Researchers using animals are beginning to elucidate the control of fatty acid metabolism in muscle at the molecular and enzymatic level. This review examines the physiological data that has been collected from human subjects in the context of the proposed control mechanisms. A number of factors, including the availability of free fatty acids and the abundance of fatty acid transporters, may influence the rate of muscle fatty acid oxidation. However, the predominant point of control appears to be the rate at which fatty acyl–coenzyme A is transported into the mitochondria by the carnitine palmitoyl transferase system. In turn, evidence suggests that the intracellular concentration of malonyl–coenzyme A in muscle is an important regulator of carnitine palmitoyl transferase–I activity. Malonyl–coenzyme A is increased by glucose, which is likely the mechanism whereby glucose intake suppresses the transfer of fatty acids into the mitochondria for subsequent oxidation. In contrast, malonyl–coenzyme A levels decrease during exercise, which enables increased fatty acid oxidation. However, for any given carnitine palmitoyl transferase–I activity, there may be an effect of free fatty acid availability on fatty acid oxidation, particularly at low levels of free fatty acids. Nonetheless, the rate of glucose or glycogen metabolism is probably the primary regulator of the balance between glucose and fatty acid oxidation in muscle.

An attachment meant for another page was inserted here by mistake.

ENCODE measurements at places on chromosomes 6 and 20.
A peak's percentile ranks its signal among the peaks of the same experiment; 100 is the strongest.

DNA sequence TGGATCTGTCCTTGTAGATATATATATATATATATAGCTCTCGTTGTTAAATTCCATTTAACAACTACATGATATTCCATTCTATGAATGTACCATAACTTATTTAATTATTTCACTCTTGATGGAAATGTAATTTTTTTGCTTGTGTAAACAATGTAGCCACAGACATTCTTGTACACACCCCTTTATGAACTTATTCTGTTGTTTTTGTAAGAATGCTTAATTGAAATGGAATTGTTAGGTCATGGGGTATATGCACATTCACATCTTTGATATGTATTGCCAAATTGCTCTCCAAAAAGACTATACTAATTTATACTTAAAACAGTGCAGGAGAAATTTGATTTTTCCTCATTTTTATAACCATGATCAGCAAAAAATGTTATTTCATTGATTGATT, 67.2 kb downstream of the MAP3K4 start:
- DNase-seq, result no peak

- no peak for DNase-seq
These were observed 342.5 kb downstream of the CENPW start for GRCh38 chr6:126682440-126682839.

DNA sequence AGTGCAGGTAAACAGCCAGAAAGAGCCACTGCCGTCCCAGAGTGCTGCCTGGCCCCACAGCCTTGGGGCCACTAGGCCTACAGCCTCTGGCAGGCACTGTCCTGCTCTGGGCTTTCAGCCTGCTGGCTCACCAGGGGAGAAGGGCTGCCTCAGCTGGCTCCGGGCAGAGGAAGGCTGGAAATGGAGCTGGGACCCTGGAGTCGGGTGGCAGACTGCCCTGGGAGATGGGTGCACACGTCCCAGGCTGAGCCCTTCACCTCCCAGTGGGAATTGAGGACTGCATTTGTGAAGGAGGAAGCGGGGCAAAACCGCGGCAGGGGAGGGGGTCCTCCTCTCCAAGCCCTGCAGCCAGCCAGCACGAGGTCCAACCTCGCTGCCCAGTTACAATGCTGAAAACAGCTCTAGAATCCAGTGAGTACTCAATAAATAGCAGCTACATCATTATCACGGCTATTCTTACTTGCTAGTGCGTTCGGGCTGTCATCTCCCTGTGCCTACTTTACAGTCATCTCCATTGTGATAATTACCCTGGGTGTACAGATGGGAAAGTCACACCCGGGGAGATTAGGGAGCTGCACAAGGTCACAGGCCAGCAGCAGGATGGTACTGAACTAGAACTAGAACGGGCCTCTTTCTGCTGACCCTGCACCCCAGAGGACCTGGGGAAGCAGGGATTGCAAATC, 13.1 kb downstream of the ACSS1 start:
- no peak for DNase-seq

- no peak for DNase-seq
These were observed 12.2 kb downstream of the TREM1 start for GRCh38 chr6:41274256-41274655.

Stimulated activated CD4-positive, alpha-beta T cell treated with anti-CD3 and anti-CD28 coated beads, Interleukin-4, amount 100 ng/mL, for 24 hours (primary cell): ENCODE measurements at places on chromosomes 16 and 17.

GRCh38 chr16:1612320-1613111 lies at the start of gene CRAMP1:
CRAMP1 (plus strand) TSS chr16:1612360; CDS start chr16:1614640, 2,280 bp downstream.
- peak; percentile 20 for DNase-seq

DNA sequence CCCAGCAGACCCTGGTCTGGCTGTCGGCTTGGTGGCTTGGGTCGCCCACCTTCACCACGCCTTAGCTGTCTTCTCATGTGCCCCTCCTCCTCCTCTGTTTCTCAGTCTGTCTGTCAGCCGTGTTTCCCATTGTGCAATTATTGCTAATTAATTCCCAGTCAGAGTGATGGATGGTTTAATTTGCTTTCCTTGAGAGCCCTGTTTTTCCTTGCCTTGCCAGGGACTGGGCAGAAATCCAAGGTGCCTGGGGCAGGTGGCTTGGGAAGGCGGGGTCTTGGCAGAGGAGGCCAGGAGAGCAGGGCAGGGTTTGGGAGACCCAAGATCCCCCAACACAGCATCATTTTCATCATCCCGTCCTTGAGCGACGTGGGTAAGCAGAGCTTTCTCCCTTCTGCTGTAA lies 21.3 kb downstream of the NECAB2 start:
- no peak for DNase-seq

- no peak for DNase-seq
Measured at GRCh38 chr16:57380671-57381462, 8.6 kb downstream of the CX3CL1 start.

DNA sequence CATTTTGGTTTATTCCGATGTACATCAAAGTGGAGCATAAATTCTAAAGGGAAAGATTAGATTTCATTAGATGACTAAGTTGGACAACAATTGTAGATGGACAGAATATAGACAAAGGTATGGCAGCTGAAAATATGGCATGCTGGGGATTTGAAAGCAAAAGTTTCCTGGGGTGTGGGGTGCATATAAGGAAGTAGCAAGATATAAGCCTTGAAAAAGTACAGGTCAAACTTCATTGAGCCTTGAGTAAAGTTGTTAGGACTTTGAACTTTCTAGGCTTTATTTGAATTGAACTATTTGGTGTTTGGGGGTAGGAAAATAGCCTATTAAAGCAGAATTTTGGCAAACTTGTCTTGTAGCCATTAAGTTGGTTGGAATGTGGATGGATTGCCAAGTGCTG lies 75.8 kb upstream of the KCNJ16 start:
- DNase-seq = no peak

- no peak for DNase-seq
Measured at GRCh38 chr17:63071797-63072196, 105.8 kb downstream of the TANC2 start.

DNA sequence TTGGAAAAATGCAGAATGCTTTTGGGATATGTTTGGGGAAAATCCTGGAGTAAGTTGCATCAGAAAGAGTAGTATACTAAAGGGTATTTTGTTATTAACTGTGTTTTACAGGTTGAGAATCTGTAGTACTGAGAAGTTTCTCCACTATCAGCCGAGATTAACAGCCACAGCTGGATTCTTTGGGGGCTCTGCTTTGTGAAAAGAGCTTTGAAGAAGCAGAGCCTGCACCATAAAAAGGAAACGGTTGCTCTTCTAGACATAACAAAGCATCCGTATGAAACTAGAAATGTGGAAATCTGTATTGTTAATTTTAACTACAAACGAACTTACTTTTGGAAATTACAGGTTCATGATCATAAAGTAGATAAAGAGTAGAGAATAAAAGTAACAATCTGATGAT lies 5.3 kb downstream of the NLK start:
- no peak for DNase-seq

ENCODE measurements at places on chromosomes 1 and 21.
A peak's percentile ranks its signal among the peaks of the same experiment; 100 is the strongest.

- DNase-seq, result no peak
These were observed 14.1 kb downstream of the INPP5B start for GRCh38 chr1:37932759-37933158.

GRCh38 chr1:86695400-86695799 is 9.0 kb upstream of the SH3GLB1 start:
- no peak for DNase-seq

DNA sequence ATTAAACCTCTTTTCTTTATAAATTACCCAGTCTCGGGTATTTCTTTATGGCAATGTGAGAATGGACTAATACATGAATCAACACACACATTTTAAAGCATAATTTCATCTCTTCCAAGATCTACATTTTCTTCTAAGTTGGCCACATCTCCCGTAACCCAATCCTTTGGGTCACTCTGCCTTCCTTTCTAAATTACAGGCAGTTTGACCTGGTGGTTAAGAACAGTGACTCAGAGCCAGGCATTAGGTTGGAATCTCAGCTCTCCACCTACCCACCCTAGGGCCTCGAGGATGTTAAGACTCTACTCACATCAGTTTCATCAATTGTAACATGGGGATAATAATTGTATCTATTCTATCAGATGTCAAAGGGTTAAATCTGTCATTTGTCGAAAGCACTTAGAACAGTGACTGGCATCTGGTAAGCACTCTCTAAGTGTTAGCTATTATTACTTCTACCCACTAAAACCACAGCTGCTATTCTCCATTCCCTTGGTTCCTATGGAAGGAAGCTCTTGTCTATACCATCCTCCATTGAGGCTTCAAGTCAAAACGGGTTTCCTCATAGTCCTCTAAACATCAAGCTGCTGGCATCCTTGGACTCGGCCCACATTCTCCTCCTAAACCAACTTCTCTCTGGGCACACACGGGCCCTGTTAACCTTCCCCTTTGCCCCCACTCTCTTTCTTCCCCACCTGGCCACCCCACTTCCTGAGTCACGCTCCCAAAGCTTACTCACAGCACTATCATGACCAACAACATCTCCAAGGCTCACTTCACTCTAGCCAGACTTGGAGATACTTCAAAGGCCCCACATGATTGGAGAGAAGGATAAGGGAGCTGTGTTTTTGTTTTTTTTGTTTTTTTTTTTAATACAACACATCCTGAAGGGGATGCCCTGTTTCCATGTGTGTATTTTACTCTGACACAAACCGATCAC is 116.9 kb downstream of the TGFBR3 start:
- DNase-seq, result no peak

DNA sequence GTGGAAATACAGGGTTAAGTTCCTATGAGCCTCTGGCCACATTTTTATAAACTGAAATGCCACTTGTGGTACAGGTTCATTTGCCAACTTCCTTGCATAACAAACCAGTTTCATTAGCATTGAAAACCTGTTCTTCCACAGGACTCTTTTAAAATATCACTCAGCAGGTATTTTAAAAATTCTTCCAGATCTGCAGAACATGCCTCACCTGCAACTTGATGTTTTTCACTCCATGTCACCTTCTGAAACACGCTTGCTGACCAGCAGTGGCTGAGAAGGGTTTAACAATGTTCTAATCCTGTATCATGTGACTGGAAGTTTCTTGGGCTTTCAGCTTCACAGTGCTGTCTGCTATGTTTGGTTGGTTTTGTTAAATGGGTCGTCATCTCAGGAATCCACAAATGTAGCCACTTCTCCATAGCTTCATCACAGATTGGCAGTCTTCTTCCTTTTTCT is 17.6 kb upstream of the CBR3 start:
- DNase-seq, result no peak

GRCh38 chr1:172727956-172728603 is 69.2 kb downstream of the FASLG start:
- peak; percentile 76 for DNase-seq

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  • Article Type: Review Article
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